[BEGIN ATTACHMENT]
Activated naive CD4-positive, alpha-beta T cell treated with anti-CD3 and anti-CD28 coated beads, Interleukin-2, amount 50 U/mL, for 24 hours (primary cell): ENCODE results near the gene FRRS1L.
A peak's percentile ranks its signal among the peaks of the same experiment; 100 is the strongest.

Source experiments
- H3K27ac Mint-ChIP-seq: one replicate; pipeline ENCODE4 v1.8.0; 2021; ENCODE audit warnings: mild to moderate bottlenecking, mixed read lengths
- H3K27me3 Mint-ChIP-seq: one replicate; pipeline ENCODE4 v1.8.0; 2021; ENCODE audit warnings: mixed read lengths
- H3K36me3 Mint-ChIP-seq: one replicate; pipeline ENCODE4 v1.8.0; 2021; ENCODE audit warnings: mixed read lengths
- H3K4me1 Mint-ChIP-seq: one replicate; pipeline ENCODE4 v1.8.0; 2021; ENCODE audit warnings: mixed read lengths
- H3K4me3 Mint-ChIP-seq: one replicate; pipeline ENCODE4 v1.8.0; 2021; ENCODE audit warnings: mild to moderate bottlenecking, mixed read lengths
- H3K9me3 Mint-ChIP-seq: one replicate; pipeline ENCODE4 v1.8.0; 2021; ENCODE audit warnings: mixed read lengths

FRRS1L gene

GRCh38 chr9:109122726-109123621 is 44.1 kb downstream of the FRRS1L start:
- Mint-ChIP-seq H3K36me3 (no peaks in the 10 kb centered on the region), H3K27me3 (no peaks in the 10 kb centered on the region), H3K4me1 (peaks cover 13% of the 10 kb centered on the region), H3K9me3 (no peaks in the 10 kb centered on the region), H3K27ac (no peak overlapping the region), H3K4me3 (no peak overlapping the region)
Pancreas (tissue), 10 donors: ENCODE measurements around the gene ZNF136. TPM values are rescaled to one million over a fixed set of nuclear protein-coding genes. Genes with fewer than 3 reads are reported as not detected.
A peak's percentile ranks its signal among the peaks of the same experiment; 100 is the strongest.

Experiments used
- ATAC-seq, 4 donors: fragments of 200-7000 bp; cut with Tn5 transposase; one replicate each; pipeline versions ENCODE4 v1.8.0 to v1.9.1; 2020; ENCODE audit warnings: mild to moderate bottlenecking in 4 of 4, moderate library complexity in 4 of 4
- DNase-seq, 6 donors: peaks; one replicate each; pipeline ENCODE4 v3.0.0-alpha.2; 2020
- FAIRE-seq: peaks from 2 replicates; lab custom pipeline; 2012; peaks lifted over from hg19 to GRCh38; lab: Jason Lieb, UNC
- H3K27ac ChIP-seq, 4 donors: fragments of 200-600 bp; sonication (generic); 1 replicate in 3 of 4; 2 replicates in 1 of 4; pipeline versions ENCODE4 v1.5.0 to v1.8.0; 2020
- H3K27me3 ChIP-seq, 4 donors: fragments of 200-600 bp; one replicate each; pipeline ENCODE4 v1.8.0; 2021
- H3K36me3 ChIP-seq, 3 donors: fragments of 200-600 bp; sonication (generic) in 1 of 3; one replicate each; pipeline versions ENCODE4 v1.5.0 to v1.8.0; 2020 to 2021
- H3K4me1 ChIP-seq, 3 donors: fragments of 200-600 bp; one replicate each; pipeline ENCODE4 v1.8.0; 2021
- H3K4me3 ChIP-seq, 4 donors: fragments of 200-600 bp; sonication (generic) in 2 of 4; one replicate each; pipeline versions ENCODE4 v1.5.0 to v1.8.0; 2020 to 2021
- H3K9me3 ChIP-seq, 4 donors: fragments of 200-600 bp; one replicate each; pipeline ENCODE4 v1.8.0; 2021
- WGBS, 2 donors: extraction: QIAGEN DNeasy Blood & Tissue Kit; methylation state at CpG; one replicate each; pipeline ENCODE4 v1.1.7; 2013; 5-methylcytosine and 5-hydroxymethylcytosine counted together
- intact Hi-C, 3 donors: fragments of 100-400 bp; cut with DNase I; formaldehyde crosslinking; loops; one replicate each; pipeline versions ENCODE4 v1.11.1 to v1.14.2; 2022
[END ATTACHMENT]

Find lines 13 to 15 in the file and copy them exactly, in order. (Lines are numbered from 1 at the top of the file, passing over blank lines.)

Pancreas (tissue), 10 donors: ENCODE measurements around the gene ZNF136. TPM values are rescaled to one million over a fixed set of nuclear protein-coding genes. Genes with fewer than 3 reads are reported as not detected.
A peak's percentile ranks its signal among the peaks of the same experiment; 100 is the strongest.

Experiments used